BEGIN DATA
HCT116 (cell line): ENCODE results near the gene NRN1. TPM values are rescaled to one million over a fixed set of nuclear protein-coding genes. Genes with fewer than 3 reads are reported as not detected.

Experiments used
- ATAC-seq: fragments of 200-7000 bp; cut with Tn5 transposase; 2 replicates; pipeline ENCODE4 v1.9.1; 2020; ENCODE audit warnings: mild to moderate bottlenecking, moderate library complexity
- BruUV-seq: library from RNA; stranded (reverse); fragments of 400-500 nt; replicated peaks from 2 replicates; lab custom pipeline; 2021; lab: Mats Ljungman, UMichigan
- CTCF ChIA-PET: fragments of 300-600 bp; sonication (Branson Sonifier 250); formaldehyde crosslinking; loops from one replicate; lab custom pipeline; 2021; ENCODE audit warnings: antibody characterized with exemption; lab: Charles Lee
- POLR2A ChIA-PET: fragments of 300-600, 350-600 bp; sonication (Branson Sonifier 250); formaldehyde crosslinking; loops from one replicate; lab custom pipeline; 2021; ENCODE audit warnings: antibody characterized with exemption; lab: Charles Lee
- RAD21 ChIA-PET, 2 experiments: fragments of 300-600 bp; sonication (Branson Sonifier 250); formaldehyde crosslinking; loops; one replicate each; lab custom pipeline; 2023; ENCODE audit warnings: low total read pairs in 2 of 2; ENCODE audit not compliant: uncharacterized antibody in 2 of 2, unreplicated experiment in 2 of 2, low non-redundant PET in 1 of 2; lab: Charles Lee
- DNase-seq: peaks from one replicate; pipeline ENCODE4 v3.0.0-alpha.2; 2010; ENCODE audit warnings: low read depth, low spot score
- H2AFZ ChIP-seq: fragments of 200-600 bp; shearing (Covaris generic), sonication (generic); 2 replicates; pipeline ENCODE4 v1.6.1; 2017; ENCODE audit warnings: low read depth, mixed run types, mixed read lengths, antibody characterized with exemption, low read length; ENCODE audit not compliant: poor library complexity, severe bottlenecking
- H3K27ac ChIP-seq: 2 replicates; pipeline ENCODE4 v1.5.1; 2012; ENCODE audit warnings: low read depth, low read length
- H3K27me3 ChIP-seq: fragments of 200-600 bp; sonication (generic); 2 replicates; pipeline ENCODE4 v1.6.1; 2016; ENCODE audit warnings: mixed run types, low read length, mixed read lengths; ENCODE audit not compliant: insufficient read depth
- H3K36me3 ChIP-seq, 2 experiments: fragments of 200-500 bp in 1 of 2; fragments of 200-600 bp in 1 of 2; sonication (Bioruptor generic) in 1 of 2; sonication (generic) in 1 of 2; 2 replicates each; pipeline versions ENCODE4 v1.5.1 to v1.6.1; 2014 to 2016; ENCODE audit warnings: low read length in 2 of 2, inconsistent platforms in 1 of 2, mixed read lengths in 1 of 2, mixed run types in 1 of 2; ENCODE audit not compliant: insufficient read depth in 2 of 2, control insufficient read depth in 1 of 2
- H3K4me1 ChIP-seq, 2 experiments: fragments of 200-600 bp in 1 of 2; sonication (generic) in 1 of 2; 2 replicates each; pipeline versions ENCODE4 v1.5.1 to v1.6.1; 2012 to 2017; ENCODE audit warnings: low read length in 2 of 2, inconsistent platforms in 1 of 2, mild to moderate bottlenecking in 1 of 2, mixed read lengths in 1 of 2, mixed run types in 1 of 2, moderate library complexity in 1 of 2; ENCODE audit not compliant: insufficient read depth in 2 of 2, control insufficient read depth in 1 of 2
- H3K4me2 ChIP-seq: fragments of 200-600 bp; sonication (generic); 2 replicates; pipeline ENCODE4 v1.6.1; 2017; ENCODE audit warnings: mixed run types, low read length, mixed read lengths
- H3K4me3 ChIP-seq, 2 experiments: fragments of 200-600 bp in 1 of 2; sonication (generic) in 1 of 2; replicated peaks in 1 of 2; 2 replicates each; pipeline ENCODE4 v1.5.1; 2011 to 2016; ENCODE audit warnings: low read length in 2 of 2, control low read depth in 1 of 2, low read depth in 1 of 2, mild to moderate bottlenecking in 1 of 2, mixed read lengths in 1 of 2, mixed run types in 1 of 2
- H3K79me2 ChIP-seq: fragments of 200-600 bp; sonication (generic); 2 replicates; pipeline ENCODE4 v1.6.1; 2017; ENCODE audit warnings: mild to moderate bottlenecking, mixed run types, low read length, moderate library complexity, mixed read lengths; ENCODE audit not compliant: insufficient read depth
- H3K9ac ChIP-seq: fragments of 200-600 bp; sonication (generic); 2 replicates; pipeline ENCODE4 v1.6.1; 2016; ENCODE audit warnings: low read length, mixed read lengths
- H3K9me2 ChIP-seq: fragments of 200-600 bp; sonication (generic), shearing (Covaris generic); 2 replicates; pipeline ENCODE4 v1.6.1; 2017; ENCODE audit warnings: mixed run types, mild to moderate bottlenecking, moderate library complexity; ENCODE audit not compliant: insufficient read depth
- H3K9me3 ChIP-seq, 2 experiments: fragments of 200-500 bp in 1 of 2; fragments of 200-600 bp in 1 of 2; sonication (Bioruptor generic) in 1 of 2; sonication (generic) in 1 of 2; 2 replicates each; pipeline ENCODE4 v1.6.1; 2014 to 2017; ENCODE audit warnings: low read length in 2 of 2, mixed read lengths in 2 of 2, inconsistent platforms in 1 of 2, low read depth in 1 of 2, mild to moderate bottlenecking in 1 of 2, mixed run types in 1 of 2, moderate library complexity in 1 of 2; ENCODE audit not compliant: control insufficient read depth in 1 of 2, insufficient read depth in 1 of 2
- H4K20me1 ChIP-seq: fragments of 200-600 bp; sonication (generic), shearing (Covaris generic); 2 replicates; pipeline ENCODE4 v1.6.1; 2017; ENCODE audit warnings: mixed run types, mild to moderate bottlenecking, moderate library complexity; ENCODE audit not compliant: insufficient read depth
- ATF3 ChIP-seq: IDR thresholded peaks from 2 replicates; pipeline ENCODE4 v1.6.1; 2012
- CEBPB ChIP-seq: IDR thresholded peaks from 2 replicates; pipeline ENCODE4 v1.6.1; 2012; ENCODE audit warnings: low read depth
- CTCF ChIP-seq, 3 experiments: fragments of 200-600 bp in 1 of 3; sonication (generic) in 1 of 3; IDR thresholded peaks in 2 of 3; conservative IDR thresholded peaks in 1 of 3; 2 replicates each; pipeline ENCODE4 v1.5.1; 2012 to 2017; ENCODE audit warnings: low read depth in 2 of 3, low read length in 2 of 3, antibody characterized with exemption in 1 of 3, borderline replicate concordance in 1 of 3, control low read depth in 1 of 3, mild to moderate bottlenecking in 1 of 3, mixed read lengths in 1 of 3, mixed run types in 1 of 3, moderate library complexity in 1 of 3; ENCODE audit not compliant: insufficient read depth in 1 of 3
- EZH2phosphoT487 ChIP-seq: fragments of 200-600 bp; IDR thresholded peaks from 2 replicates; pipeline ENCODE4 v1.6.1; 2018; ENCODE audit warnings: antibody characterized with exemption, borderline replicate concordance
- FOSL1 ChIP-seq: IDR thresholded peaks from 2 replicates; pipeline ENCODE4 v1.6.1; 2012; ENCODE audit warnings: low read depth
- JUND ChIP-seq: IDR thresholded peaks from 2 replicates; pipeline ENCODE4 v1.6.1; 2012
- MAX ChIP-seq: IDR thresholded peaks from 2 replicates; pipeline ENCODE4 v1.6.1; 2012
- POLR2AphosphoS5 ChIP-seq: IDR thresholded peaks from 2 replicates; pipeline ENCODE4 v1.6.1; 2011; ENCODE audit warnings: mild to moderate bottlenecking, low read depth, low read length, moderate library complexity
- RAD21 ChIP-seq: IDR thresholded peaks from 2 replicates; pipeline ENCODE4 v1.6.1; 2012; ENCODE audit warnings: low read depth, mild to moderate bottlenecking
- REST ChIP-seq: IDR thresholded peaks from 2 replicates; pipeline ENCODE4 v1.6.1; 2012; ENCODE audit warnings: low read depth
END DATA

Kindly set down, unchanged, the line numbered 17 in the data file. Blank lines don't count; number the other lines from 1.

- H3K9ac ChIP-seq: fragments of 200-600 bp; sonication (generic); 2 replicates; pipeline ENCODE4 v1.6.1; 2016; ENCODE audit warnings: low read length, mixed read lengths